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Ok I just got a chance to work on it again. I pulled the valve covers and set the #1 to TDC and checked the rotor and it was pointing at the #1 plug wire. I figure this was on the compression stroke so I tightened the valves closed again. (There were few that were loose too) I went on the next one setting the lash again for each one. Some needed it some didn't. I started finished and we started it up. My dad pushed on all the valves and he didn't tighten any down. So I guess it passed his inspection. While it was stated and with the valve covers off we put it in gear. There wasn't any backfiring thru the carb this time. I was happy to see that. But we couldn't advance the timing anymore either. And when it got down to what seemed like a good idle. And was checking the timing the mark was very advanced. Like 1-2 inches past the last mark on the timing mark thingy. We tried to retard it a little and it was coming back too. But then it started ticking. So we advanced it and the ticking stopped. But it is back to where we started. The carb that is on it now came off my brothers truck and is a manual chock. I don't really know if its a POS. But we bought a Holly II remained Quadra or Rochester that we are looking to put back on it. The old carb that we pulled off had an electric choke and this one has a vacuum choke. I don't know if this matters though?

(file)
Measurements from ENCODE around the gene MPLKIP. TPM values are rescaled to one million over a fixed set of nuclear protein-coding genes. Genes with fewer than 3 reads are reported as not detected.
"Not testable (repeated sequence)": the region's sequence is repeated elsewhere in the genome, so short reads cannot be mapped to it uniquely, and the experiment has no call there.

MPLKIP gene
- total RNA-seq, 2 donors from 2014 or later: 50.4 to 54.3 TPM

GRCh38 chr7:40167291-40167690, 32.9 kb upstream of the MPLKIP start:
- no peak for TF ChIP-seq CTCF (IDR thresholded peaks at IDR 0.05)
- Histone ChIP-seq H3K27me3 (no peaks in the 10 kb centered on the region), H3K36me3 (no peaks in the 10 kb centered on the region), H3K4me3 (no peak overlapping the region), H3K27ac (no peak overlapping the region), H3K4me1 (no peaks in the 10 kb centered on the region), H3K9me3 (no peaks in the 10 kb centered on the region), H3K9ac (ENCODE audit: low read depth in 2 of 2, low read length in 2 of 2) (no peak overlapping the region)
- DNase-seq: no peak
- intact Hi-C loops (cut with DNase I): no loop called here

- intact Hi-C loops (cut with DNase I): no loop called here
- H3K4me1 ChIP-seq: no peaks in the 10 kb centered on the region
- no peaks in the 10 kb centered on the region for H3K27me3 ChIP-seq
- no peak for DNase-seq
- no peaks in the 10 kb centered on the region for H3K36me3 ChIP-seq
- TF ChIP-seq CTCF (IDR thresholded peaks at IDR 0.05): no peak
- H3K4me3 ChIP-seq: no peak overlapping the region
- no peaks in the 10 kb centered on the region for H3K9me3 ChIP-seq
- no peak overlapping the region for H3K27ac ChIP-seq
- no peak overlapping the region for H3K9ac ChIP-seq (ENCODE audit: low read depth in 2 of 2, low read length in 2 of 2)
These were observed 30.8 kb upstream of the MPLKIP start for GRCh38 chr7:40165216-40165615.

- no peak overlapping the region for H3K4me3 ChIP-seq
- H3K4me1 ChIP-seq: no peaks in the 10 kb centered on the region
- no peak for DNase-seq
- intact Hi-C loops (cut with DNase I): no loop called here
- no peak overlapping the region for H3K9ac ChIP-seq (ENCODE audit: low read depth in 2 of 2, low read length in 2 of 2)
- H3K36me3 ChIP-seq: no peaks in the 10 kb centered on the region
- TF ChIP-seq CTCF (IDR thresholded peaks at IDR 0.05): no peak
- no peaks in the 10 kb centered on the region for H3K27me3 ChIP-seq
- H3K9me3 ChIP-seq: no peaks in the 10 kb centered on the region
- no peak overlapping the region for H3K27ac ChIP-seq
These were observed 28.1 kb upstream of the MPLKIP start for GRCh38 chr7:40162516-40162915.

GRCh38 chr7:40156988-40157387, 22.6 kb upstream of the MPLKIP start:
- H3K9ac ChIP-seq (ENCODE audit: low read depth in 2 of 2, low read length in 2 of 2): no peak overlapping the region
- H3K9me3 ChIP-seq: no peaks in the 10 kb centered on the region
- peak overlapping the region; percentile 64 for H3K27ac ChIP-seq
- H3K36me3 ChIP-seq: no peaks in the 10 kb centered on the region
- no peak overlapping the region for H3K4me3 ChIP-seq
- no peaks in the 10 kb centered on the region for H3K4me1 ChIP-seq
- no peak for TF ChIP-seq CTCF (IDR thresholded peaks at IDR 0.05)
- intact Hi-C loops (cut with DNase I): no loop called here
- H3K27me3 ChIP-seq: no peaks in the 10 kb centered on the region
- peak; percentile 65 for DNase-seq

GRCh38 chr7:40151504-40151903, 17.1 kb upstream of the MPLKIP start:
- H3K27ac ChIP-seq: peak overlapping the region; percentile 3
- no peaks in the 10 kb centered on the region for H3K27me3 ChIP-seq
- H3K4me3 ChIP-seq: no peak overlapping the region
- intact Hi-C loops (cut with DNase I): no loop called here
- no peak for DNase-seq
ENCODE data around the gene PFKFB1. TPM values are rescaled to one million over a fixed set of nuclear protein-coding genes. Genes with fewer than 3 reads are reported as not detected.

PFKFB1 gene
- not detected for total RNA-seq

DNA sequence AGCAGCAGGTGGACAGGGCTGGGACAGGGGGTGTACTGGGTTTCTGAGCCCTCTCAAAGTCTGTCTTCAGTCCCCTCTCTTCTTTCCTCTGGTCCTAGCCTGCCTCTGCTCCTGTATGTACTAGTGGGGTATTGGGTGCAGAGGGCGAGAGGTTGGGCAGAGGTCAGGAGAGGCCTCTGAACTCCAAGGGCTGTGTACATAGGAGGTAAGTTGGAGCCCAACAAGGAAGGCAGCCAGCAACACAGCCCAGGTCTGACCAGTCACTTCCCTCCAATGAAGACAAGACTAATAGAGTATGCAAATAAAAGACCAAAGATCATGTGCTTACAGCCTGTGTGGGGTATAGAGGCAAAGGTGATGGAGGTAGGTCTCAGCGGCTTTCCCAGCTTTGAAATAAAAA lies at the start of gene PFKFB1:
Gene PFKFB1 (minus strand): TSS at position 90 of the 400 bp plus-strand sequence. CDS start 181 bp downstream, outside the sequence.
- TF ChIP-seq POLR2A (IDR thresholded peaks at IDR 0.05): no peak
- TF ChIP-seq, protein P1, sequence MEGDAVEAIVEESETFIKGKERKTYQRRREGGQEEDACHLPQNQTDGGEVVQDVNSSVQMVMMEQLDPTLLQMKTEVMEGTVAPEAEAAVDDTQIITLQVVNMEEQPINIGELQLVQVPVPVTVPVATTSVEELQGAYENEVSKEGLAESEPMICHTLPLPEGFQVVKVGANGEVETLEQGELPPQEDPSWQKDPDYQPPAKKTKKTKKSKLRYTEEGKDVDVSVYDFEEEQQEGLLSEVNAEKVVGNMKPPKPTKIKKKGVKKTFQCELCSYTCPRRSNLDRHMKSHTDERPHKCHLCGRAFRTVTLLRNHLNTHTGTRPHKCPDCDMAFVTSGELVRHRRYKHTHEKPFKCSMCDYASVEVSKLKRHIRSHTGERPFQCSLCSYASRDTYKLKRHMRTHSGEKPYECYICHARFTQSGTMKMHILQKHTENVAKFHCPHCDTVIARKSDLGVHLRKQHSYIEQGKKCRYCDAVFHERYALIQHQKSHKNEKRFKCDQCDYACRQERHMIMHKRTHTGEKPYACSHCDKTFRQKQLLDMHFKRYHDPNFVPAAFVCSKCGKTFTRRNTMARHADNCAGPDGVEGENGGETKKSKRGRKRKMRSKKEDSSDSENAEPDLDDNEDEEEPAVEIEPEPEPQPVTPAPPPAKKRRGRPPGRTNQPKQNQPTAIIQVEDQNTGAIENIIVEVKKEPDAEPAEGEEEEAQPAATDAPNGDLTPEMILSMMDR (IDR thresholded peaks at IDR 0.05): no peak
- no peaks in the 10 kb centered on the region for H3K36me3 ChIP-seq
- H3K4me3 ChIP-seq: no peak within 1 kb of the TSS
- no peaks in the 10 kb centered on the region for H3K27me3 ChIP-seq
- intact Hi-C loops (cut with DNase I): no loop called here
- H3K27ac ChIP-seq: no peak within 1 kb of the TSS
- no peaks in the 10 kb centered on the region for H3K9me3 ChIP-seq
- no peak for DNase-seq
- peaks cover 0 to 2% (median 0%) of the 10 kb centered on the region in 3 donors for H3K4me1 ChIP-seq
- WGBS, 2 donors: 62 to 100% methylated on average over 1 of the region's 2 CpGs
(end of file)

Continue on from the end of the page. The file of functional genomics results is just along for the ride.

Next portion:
We will put it on in the morning and see what if any difference it makes. But I think that I should add that I had to set the idle high on the old one just to get it to run and when its turned off there is a cloud of smoke that comes from the carb and it lingers there like fog. I know its gas but I don't know for sure if its the idle of the fuel pump that is adding so much gas that it flows like that. My dads truck vapor locks during hot weather so he put a electric fuel pump in there. And the truck fires right up. It could mean that his old fuel pump is bad because its not delivering the gas in hot weather. Or that the electric inline fuel pump is to strong.
When let me know what I can do and if I am missing something?
D.L. Man
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D.L. Man wrote:

    Egads, Stop the torture. Tow the dang thing to a Mechanic! Charles
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"Charles Bendig" wrote:

Why? If he would get a vacum gauge and do a few tests he could find out what is going on. Without one he is shooting in the dark though at this stage.
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SnoMan wrote:

    If you have your timing out by one to two Inches off the timing pointer, you have a problem. If you can't set initial valve lash with out geussing your at TDC on the compression stroke, and you don't bother to do a final valve lash. How do you expect this guy to check his vaccume?